TORONTO, May 2, 2019 – What special considerations should clinicians keep in mind when treating Muslim patients with mental illness who fast during Ramadan?
Although there are almost two billion Muslims worldwide, this question has rarely been explored in scientific literature.
“We found a lot of data about implications for physical health during Ramadan, but very little on mental health,” said Senior Author Dr. Juveria Zaheer, CAMH Clinician Scientist with the Institute for Mental Health Policy Research and senior author of “Considerations for clinicians treating Muslim patients with psychiatric disorders during Ramadan, published in Lancet Psychiatry. “We felt there was a real gap in information for clinicians treating patients with mental illness while fasting.”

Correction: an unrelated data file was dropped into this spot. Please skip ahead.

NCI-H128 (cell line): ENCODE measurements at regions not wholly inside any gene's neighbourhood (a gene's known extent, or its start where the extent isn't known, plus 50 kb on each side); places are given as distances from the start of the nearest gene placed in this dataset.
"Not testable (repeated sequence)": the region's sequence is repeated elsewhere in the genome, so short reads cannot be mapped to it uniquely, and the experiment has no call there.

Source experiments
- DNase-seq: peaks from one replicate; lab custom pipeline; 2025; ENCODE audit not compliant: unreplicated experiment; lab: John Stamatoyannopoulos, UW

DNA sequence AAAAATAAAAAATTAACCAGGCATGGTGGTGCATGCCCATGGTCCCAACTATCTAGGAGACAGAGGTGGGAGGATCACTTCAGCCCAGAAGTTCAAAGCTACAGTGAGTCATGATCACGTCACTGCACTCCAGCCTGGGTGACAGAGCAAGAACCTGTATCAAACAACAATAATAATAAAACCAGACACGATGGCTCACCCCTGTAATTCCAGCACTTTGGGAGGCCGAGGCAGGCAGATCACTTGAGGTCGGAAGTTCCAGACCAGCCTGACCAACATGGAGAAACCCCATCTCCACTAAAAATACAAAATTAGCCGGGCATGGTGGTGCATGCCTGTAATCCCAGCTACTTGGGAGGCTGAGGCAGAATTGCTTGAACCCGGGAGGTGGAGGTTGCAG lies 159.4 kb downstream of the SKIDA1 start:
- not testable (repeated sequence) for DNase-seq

Ramadan is a spiritually significant period for Muslims worldwide that includes fasting without food or water from dawn to dusk for approximately one month. While exceptions are made for infirmity, age, pregnancy and other factors, fasting is considered obligatory for those who are able.
Depending on the time of year Ramadan occurs, the daily fast can last for up to 17 hours, especially in higher latitude countries like Canada. The authors state that this can have a significant impact on sleep cycles, a reduction in REM sleep and disruption of the body’s circadian rhythms, which has been linked to the onset or a relapse in certain psychiatric disorders.